Why gacha is the ‘gotcha’ tactic of MMO sales

Making money in free-to-play games isn’t as simple as pursuing a single revenue stream. Often studios are looking at multiple approaches to coax players to part with their money in exchange for various goods and services. Now we all know that psychological manipulation is a key part of monetization, which is why it behooves you to read this Gamasutra article on a specific type of microtransaction moneymaking called “gacha.”

Gacha is derived from Japanese vending machines that people would pay for a random toy that is part of a set. The idea is, in both the physical and video game space, that by convincing customers to repeatedly buy objects for a chance to complete a set, the customer will often end up purchasing many repeats (and thus buy the same thing more than once). Gacha can be implemented in many interesting ways in video games, turning the process into a game in and of itself (that costs real money to play).

Is this method evil or entertaining? The article says that it leans toward the latter: “Gacha is a powerful game design technique that allows developers to successfully monetize on F2P market. It’s worth to remember that gacha may be designed in numerous ways that don’t exploit human addictions to gambling but entertain and monetize in a synergy.”

Source: Gamasutra
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47 Comments on "Why gacha is the ‘gotcha’ tactic of MMO sales"

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socontrariwise

I believe it is simply gambling: you pay money for a low chance of getting something worth more money than you actually pay. Surprised the US with its strict anti-gambling laws isn’t already all over this since years.

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Melissa McDonald

so it’s just football/baseball cards then, innit?
edit: I guess I am not a collector. I am sitting here crosseyed trying to think of anything, anything at all that I have strove to gather all of a type or a colour or whatever. Buttons? thimbles? bottle caps? nothing really. It never appealed to me much in EQ2, and collections are a minigame there.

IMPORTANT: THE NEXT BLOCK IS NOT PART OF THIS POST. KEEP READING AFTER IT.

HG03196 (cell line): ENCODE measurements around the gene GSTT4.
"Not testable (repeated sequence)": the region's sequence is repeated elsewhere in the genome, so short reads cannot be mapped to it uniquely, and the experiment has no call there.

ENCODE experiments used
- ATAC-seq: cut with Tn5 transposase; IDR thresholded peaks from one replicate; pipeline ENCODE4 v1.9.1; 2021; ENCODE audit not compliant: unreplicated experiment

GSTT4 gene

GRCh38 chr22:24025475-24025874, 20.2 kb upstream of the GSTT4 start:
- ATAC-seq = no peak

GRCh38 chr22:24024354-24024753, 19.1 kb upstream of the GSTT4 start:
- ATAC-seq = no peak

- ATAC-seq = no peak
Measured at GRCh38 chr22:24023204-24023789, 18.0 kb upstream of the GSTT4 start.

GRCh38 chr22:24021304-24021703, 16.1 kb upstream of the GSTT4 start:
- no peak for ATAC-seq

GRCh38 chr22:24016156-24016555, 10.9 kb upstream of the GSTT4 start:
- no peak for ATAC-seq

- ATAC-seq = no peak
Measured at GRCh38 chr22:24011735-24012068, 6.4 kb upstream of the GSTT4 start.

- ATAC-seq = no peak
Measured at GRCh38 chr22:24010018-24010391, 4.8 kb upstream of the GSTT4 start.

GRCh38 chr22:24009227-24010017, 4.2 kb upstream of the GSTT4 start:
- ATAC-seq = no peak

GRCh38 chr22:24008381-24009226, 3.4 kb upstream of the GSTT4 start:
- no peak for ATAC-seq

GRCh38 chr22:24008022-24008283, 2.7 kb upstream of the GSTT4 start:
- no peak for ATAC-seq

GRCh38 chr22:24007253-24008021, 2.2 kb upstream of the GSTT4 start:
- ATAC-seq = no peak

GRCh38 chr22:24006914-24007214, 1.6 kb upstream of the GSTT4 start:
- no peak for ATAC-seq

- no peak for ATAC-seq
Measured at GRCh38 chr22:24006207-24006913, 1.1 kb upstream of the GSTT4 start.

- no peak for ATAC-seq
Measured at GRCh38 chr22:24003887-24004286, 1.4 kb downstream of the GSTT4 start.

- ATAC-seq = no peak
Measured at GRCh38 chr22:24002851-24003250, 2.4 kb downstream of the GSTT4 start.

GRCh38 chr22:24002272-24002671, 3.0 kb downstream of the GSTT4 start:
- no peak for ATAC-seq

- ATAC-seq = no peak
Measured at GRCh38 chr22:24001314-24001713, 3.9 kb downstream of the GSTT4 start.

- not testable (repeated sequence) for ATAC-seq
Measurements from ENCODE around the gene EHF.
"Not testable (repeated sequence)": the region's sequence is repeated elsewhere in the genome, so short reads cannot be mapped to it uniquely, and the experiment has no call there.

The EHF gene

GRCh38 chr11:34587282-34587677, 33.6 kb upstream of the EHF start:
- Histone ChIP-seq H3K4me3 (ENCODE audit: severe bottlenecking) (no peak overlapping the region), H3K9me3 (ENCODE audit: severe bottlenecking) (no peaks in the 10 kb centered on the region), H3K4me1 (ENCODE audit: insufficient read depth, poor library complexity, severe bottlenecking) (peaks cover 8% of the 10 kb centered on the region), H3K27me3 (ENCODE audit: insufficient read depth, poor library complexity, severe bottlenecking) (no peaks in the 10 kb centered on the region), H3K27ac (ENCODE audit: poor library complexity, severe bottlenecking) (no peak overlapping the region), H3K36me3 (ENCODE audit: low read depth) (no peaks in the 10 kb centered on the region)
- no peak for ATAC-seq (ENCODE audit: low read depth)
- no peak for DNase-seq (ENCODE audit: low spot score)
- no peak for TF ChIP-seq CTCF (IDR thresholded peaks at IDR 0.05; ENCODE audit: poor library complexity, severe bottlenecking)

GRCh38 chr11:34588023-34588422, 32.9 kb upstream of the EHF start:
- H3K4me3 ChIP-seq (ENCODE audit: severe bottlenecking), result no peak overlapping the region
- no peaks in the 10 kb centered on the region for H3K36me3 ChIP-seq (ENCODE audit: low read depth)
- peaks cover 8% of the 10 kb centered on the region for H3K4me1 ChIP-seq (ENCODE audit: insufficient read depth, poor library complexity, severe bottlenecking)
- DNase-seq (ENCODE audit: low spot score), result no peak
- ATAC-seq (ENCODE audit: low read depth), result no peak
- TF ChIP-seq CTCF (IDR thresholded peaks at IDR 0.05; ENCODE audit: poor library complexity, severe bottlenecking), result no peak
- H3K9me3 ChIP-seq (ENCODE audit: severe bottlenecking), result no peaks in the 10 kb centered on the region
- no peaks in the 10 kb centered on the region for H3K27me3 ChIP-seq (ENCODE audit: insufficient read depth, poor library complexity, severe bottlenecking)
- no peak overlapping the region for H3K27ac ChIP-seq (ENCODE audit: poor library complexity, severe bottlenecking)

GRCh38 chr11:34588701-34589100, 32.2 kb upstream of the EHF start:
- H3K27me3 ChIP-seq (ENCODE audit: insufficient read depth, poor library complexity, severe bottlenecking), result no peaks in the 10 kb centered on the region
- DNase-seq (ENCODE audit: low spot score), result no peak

capt_north
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capt_north

I do lockboxes now and then, but I never get the prize I covet, and I don’t have the cash to accumulate enough “second-chance” tokens to buy it outright, and the filler trash they stuff them with is annoying as hell. So even if you’re not adamantly opposed to the concept, most of the implementations are, at best, sorely lacking.

Tamanous
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Tamanous

I have never played Magic the Gathering. It became huge back when I was still playing all sorts of games with friends and some of them even got into it. I never shared the interest because, from day 1, I have considered it a complete scam.

I could barely bring myself to buying miniatures for RPG games to match characters/npcs … and upon hearing I had to buy countless card packs of often repeated cards: WTF?!

Now video games use it. With my countless tirades over this insanity, you can imagine my view of this industry of late.

kjempff
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kjempff

Wouldn’t it be great if game developers put their effort into creating good games and make money because of that, instead of speculating on how to exploit human weaknesses.

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Brother Maynard

Some still do – look at CD Projekt Red / Witcher 3.
But yeah, there’s too few of them these days…

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Robert Mann

Works off gambling psychology. “Doesn’t exploit gambling.” Great job saying it isn’t what it is, have a cookie!

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Denice J. Cook

That Gacha article was poorly written: I’m assuming the author was a native of Asia and that English is his second language. I’m surprised Gamasutra published it without editing it beforehand, though.

Reader

To be blunt, I will not EVER use a Gacha system. It’s fully “gotchya” as in “Gotchya money!”. If I want something, I WILL PURCHASE IT DIRECTLY. I do not do lockboxes, and I do not do Gacha. Ever.

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Erik Heinze-Milne

And if it cannot be purchased directly AT A REASONABLE PRICE, then it will not be purchased at all.

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Schmidt.Capela

I don’t care if people find it entertaining. I will never, ever, spend even a single cent in gachas or anything similar. Heck, I don’t play Magic or similar collectable games, despite liking some of the concept, because I can’t stand the very thought of purchasing “boosters” that come with random cards.

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Koshelkin

Scalping people is a “game design technique”. Ok.